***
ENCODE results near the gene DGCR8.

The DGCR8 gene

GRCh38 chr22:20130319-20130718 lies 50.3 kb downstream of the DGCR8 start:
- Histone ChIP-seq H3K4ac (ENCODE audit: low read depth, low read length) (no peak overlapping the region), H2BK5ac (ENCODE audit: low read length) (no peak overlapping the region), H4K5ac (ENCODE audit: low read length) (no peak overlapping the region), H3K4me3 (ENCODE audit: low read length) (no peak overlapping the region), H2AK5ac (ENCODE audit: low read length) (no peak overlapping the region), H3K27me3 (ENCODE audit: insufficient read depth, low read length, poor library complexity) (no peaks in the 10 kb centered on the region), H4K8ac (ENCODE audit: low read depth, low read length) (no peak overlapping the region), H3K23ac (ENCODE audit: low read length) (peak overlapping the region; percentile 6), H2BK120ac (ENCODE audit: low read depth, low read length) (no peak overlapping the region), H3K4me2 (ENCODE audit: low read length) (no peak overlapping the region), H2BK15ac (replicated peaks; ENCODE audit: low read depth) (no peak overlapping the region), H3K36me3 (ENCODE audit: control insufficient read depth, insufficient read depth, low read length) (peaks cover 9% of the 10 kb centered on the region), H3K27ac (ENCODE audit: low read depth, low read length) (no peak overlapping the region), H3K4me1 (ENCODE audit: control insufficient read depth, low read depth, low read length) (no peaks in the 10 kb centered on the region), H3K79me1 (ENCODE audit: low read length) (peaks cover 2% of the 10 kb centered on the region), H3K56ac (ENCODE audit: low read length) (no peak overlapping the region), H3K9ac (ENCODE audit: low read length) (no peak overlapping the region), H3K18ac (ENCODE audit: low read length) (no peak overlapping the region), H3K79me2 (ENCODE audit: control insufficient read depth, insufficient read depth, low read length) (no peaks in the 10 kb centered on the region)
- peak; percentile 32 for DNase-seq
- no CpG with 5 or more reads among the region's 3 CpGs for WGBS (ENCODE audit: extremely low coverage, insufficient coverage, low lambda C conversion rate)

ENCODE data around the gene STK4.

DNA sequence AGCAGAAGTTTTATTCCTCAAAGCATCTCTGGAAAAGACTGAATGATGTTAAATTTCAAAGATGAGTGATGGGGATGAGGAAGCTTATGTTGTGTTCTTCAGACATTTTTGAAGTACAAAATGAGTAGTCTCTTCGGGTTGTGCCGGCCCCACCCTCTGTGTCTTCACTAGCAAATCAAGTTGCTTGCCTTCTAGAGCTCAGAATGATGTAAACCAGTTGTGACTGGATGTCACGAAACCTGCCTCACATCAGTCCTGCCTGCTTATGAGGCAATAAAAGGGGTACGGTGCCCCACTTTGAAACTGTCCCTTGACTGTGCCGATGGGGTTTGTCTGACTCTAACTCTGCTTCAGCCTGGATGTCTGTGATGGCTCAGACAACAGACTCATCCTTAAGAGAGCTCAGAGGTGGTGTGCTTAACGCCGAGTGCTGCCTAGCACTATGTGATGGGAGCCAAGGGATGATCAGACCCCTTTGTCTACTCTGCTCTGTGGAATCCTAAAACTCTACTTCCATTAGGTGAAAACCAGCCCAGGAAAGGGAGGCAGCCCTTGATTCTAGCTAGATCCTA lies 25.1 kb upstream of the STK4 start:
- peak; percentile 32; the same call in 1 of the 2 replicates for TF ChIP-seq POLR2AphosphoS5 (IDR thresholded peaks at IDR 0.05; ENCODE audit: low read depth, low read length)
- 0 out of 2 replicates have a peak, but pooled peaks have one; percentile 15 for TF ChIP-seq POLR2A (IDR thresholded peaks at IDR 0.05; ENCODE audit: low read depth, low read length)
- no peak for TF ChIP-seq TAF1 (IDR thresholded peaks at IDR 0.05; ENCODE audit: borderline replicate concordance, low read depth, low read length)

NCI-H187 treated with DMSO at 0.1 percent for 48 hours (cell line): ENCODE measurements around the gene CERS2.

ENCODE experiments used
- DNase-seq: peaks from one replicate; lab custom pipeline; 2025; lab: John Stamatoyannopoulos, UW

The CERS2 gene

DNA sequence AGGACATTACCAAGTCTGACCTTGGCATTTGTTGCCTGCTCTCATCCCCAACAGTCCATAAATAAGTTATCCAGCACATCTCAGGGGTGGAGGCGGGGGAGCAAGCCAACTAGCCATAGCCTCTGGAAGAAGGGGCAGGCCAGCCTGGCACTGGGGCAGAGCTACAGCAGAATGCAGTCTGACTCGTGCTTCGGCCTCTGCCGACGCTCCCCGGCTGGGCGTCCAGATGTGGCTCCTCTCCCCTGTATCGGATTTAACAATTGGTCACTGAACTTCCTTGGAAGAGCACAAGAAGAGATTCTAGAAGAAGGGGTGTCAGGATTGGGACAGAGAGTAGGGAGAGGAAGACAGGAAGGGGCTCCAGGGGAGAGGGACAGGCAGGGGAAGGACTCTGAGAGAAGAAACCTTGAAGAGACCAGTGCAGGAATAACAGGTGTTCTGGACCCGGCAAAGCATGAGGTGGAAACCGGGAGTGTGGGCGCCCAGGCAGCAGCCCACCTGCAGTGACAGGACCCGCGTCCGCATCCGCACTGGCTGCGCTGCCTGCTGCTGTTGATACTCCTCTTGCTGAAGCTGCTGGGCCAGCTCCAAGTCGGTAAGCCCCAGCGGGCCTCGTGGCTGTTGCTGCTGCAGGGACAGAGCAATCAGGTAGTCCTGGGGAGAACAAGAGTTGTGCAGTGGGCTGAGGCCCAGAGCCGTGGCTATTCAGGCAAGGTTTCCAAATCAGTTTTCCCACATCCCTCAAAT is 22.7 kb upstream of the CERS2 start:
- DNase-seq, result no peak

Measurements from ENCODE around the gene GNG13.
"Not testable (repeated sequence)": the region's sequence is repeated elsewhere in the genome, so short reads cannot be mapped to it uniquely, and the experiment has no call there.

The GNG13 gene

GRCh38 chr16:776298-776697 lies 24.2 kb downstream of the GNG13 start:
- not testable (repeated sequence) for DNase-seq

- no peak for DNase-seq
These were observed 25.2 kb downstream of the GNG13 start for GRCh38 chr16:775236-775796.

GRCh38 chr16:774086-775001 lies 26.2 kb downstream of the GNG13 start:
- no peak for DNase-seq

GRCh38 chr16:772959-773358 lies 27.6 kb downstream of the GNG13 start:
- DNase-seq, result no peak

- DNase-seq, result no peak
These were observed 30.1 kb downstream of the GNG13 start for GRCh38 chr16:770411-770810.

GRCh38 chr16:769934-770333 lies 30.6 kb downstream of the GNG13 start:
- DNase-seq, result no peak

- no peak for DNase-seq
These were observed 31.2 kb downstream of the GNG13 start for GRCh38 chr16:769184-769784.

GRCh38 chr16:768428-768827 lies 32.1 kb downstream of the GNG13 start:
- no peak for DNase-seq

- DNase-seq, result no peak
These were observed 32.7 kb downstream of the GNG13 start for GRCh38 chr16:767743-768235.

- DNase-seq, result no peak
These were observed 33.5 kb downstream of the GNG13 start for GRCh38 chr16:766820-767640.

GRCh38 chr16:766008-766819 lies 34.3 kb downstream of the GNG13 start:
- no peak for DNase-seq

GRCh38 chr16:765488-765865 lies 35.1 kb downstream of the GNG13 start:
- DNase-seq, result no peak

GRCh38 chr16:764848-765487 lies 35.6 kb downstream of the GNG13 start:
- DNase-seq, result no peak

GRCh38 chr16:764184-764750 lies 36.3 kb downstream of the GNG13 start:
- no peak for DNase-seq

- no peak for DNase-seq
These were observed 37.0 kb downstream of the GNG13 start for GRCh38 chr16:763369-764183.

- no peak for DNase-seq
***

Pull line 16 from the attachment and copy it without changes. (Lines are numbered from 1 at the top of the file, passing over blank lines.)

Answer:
DNA sequence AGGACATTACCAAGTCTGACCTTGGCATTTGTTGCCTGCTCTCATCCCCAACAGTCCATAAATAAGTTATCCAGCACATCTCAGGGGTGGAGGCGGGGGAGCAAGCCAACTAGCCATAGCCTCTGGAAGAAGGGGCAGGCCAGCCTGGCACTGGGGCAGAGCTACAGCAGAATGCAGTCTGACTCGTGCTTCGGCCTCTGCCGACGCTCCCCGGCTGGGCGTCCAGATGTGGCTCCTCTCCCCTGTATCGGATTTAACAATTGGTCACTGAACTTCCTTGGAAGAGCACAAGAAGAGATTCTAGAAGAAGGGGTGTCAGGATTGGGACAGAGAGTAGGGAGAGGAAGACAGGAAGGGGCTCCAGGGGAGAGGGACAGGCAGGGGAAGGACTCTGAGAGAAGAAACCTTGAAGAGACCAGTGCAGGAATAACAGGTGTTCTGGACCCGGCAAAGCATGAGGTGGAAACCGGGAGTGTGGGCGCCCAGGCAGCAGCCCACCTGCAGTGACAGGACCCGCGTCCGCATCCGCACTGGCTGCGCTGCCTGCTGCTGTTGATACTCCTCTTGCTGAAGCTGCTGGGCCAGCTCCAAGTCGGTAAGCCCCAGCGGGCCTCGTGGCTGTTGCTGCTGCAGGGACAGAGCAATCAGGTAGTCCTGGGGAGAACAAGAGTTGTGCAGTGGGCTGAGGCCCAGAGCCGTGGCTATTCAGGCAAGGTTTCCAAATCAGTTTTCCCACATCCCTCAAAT is 22.7 kb upstream of the CERS2 start: